From: Philippe Verdy (email@example.com)
Date: Fri Oct 24 2003 - 06:32:53 CST
From: "John Cowan" <firstname.lastname@example.org>
> > Still, I stand by saying that \n is defined in C++ as LF and \r as CR,
> > that's sitting in front of me in black and white.
> Yes, true. But that does *not* mean that (int)'\n' can be counted on to
> be 10, any more than (int)'a' can be counted on to be 65. \n corresponds
> to the LF in the source character set, whatever that is. On Mac Classic,
> \n is 15, and on EBCDIC systems, it's also 15, though for a different
Correction: On Mac Classic and in EBCDIC, \n is 015 (or 13), not 15:
please don't mix in the same sentence the decimal,
and octal notations.
The situation is however more complex: '\n' is to be bound on LF only if
the character set contains and traditionnaly uses this character.
However for me, in C compilers for IBM MVS, the '\n' source constant is
bound to the EBCDIC NEL character, not to LF, simply because it is the
normal character used to terminate a line in a text file...
However it is true that C compilers for MVS will accept indifferently that
source files contain lines terminated by LF or by NEL. This does not
mean that a source line like printf("Hello, world!\n"); will generate a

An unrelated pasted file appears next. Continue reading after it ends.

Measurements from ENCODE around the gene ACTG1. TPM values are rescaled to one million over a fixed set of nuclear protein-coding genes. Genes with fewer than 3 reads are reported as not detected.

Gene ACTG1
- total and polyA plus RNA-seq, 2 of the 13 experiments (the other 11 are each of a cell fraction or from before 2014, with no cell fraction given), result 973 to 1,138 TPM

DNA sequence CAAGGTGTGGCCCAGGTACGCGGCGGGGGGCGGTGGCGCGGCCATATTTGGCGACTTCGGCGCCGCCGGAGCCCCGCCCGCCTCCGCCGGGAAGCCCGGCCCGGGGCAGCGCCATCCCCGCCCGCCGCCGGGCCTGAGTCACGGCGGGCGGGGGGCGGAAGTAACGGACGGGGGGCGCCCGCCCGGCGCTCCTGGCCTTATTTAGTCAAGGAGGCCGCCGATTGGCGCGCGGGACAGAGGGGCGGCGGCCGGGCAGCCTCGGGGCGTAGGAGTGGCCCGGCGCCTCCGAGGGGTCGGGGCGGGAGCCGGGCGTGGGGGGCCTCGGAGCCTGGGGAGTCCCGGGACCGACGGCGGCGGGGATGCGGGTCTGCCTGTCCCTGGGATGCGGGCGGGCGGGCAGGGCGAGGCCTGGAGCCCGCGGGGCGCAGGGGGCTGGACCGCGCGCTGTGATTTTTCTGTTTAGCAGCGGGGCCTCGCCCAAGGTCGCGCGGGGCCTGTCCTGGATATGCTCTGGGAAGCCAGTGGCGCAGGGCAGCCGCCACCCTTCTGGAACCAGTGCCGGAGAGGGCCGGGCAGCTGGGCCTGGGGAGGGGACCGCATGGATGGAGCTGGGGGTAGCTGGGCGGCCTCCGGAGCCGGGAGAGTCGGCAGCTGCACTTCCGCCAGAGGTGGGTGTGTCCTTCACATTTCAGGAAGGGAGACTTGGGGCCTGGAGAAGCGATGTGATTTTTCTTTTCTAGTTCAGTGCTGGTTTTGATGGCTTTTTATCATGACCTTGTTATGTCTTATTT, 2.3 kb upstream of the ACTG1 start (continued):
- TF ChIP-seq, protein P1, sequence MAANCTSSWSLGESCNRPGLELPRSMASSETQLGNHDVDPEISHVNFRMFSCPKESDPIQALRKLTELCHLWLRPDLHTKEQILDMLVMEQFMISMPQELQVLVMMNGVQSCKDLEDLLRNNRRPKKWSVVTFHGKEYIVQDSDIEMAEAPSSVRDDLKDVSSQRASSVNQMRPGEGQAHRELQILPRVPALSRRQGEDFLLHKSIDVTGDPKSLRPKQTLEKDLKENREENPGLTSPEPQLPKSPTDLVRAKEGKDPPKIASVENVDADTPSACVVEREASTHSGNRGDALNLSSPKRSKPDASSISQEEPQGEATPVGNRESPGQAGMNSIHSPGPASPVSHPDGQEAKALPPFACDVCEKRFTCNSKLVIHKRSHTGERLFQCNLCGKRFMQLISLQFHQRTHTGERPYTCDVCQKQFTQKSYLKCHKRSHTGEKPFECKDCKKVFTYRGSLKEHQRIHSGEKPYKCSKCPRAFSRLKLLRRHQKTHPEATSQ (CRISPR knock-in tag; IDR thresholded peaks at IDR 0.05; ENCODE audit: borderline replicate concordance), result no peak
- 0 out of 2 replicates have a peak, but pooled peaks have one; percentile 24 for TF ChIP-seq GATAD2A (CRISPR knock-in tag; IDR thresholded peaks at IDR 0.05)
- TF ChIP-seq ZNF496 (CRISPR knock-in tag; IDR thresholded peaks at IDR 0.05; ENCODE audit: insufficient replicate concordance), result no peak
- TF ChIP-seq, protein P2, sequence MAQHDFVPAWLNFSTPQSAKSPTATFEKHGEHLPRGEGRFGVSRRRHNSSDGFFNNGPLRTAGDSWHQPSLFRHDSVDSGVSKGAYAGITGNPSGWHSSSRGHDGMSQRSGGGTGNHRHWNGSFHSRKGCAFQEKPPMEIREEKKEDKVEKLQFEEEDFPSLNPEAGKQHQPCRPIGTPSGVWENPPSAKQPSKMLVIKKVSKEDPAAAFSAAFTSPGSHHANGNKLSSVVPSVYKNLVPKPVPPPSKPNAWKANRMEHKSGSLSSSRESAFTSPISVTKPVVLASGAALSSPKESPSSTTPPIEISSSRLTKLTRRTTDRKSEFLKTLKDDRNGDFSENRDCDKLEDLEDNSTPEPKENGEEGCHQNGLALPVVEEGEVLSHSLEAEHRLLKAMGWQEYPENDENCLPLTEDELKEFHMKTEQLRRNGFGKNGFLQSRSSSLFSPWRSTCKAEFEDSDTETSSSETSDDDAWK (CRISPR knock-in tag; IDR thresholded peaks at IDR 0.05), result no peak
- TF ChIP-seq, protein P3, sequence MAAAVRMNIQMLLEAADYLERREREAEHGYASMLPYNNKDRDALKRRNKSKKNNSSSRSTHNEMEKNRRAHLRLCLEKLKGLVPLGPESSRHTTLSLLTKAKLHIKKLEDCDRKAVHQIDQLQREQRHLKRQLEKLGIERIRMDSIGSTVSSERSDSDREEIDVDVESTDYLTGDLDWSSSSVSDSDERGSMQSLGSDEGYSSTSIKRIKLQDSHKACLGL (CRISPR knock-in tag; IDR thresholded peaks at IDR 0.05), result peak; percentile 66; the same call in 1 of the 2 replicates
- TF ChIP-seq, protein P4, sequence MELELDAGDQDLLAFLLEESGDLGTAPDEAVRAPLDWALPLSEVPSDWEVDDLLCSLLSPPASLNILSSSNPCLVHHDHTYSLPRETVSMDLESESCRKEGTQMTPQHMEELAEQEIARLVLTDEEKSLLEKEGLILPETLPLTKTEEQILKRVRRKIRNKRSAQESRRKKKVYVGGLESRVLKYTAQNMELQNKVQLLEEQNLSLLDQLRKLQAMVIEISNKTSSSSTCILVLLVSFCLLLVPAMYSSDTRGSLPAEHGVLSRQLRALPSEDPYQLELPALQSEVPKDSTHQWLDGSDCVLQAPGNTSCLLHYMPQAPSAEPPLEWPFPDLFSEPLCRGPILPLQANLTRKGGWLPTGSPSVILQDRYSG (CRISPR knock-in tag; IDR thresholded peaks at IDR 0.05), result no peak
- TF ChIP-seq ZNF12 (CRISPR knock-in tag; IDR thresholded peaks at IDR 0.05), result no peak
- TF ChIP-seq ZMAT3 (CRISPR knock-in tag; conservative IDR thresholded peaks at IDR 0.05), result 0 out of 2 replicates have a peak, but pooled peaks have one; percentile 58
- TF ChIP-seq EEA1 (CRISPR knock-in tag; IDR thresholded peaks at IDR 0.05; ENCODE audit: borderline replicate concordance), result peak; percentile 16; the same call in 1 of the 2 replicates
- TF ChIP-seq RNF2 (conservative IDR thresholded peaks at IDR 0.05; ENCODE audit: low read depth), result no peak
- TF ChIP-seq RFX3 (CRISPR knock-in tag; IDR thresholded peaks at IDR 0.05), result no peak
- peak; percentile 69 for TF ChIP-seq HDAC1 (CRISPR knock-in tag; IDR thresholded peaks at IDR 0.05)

LF character in the output stream: the string will contain a '\n' character
bound to NEL, which may be converted at run-time into a LF character
depending on the environment output stream properties for text files.
In systems like MVS or VMS where I/O resources can be set properties
in the environment before the program runs, these effect of these
converters is not part of the language itself, but of the filesystem and
I/O subsystems which include these code converters. This is even more
important in record-based filesystems, where each text line is stored in
a separate record with a unbreakable I/O that does not support
unrestricted streams of bytes (for example card punchers).
In CPM and MS-DOS, there are a few systems calls that also include such
converters (in the console I/O functions, but not in the general file I/O
functions), and the run-time library linked to the program (also applies to
Windows) also includes the support for the "t" flag for fopen() standard
I/O APIs (using FILE*) that includes the converter between an external
physical CRLF code sequence and an internal LF=='\n' char as seen by
the application; despite this, the effects of this converter is not part of
the language itself, but of its optional library.
If you look even further, you may find some record-based files that use
the ASCII RS (Record Separator) as the only correct end-of-line marker,
which should be the one that gets generated from a source '\n' constant
in the application.
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